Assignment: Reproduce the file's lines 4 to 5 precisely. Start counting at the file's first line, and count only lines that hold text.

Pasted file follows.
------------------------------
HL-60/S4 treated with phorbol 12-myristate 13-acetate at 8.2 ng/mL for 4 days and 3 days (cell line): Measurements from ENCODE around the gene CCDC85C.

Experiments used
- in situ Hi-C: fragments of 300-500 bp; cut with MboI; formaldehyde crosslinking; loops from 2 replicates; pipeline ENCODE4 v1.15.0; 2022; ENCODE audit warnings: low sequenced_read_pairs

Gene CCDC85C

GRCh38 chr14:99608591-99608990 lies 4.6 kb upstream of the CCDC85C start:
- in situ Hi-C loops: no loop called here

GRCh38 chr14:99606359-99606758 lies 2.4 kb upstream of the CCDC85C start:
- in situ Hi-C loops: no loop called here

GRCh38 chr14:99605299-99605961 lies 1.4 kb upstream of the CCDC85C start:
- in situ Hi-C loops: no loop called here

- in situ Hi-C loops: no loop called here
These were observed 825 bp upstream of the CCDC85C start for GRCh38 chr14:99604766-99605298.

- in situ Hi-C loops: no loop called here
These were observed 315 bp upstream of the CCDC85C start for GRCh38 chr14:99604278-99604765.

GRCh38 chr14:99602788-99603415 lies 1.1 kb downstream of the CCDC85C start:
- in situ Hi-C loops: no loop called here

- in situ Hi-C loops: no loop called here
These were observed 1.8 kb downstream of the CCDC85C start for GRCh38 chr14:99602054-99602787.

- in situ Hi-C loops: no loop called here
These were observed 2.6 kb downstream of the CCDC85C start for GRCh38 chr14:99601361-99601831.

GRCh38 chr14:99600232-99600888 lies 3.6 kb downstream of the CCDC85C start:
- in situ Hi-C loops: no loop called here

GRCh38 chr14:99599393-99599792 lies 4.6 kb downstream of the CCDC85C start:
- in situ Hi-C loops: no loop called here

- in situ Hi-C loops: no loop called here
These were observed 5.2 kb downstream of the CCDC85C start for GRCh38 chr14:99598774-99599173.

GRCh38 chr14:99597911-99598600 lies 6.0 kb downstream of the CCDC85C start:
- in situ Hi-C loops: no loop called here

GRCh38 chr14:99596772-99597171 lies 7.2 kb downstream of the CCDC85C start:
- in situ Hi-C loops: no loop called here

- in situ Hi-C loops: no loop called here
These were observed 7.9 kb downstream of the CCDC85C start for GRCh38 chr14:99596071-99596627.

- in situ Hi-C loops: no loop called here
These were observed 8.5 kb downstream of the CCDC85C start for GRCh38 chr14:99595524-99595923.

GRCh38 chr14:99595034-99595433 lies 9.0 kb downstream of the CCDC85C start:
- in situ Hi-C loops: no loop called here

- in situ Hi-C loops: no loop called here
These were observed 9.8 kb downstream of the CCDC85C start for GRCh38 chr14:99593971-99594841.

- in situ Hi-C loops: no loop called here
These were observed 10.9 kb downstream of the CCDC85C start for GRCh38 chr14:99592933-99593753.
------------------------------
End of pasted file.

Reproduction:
Gene CCDC85C

GRCh38 chr14:99608591-99608990 lies 4.6 kb upstream of the CCDC85C start: